Globalization and the Inequality of Nations
AbstractThe paper considers a model in which an imperfectly competitive manufacturing sector produces goods which are used both for final consumption and as intermediates. Intermediate usage creates cost and demand linkages between firms and a tendency for manufacturing agglomeration. How does globalization affect the location of manufacturing and the gains from trade? At high transport costs all countries have some manufacturing industry, but when transport costs fall below a critical value a core-periphery pattern forms spontaneously, and nations that find themselves in the periphery suffer a decline in real income. As transport costs continue to fall there comes a second stage of convergence in real incomes, in which the peripheral nations gain and the core nations may well lose.
Download InfoIf you experience problems downloading a file, check if you have the proper application to view it first. In case of further problems read the IDEAS help page. Note that these files are not on the IDEAS site. Please be patient as the files may be large.
As the access to this document is restricted, you may want to look for a different version under "Related research" (further below) or search for a different version of it.
Bibliographic InfoPaper provided by C.E.P.R. Discussion Papers in its series CEPR Discussion Papers with number 1015.
Date of creation: Sep 1994
Date of revision:
Contact details of provider:
Postal: Centre for Economic Policy Research, 77 Bastwick Street, London EC1V 3PZ
Phone: 44 - 20 - 7183 8801
Fax: 44 - 20 - 7183 8820
Other versions of this item:
- Krugman, Paul & Venables, Anthony J., 1995. "Globalization and the Inequality of Nations," Working Paper Series 430, Research Institute of Industrial Economics.
- Krugman, P. & Venables, A.J., 1995. "Globalization and the Inequality of Nations," Research Institute of Industrial Economics Working Papers 430, Research Institute of Industrial Economics (IFN).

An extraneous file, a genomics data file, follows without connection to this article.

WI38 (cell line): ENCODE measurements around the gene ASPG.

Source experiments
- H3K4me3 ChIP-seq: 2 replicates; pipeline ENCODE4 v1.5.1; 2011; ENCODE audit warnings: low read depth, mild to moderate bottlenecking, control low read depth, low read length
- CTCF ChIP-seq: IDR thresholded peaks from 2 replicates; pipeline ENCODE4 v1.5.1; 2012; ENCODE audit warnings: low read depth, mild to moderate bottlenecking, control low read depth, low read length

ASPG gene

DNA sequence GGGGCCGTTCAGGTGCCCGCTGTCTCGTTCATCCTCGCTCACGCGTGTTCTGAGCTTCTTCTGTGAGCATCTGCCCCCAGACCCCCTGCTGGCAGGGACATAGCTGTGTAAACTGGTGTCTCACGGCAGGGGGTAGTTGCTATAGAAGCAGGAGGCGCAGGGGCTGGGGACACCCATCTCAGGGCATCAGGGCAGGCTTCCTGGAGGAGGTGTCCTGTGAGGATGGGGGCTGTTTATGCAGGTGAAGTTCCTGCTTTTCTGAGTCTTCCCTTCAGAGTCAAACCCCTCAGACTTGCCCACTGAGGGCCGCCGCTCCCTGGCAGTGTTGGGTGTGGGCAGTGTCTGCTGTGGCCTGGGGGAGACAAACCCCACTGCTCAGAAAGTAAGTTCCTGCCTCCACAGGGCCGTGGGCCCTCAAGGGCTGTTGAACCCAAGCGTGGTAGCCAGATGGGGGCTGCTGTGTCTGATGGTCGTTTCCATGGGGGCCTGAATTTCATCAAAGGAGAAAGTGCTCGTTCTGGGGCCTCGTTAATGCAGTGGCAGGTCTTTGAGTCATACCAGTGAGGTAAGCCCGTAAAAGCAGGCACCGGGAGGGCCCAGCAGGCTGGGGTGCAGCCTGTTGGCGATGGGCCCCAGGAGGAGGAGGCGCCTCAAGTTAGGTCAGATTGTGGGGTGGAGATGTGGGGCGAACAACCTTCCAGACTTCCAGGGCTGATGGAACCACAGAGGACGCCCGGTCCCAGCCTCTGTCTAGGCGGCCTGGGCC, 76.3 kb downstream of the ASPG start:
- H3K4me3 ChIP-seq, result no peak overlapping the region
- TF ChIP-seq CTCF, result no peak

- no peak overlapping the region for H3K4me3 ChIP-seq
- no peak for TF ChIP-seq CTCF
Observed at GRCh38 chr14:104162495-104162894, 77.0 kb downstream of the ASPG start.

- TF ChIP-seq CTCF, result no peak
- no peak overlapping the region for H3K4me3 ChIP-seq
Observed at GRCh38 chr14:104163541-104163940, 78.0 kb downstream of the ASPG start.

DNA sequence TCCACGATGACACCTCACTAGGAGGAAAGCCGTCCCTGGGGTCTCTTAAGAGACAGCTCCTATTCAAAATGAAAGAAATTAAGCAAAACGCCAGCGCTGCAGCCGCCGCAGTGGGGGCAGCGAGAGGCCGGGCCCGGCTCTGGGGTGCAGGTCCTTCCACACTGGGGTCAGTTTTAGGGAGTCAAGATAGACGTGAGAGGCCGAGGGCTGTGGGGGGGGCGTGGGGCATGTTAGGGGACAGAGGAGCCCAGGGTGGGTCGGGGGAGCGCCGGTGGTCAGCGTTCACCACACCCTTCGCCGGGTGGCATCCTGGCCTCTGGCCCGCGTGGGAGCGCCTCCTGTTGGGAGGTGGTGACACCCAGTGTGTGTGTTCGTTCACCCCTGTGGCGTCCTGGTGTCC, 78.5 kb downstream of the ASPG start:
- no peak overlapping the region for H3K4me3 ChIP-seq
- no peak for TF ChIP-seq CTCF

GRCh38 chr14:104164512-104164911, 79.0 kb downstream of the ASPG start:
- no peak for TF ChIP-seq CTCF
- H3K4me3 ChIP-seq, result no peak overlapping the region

- Paul Krugman & Anthony J. Venables, 1995. "Globalization and the Inequality of Nations," NBER Working Papers 5098, National Bureau of Economic Research, Inc.
- F1 - International Economics - - Trade
- F12 - International Economics - - Trade - - - Models of Trade with Imperfect Competition and Scale Economies
- F15 - International Economics - - Trade - - - Economic Integration
- R3 - Urban, Rural, Regional, Real Estate, and Transportation Economics - - Real Estate Markets, Production Analysis, and Firm Location
Please report citation or reference errors to , or , if you are the registered author of the cited work, log in to your RePEc Author Service profile, click on "citations" and make appropriate adjustments.:
- Krugman, Paul, 1991.
"Increasing Returns and Economic Geography,"
Journal of Political Economy,
University of Chicago Press, vol. 99(3), pages 483-99, June.
- Krugman, Paul, 1980. "Scale Economies, Product Differentiation, and the Pattern of Trade," American Economic Review, American Economic Association, vol. 70(5), pages 950-59, December.
- Dixit, Avinash K & Stiglitz, Joseph E, 1975.
"Monopolistic Competition and Optimum Product Diversity,"
The Warwick Economics Research Paper Series (TWERPS)
64, University of Warwick, Department of Economics.
- Dixit, Avinash K & Stiglitz, Joseph E, 1977. "Monopolistic Competition and Optimum Product Diversity," American Economic Review, American Economic Association, vol. 67(3), pages 297-308, June.
- Ethier, Wilfred J, 1982. "National and International Returns to Scale in the Modern Theory of International Trade," American Economic Review, American Economic Association, vol. 72(3), pages 389-405, June.
Blog mentionsAs found by EconAcademics.org, the blog aggregator for Economics research:CitEc Project, subscribe to its RSS feed for this item.
This item has more than 25 citations. To prevent cluttering this page, these citations are listed on a separate page. reading lists or Wikipedia pages:
- Nouvelle économie géographique in Wikipedia (French)
For technical questions regarding this item, or to correct its authors, title, abstract, bibliographic or download information, contact: ().
If you have authored this item and are not yet registered with RePEc, we encourage you to do it here. This allows to link your profile to this item. It also allows you to accept potential citations to this item that we are uncertain about.
If references are entirely missing, you can add them using this form.
If the full references list an item that is present in RePEc, but the system did not link to it, you can help with this form.
If you know of missing items citing this one, you can help us creating those links by adding the relevant references in the same way as above, for each refering item. If you are a registered author of this item, you may also want to check the "citations" tab in your profile, as there may be some citations waiting for confirmation.
Please note that corrections may take a couple of weeks to filter through the various RePEc services.